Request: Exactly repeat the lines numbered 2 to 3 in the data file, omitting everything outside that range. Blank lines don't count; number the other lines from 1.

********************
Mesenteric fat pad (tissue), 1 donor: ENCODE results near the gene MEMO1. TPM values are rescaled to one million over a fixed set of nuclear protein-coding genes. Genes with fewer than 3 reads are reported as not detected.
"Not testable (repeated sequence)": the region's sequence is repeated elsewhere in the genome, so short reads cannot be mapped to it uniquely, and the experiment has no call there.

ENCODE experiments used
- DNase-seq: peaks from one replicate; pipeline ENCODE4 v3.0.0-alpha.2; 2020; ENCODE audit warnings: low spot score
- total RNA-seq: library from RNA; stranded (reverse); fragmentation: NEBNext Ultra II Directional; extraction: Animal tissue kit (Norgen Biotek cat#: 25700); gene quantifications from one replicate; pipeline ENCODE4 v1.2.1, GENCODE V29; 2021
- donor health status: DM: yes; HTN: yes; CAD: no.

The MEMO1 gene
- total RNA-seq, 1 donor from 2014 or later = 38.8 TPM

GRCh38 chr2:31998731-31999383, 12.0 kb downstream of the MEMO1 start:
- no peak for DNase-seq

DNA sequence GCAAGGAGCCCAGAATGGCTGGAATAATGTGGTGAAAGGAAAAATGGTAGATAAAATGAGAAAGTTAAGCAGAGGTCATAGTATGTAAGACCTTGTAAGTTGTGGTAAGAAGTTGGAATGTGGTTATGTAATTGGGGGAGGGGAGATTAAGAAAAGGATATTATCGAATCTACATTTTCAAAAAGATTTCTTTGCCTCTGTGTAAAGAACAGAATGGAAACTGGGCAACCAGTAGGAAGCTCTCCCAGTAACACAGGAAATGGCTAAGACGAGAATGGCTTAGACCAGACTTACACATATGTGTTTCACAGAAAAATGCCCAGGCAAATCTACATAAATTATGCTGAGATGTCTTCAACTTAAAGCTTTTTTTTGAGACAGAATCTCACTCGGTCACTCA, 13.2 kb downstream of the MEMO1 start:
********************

"Not testable (repeated sequence)": the region's sequence is repeated elsewhere in the genome, so short reads cannot be mapped to it uniquely, and the experiment has no call there.

ENCODE experiments used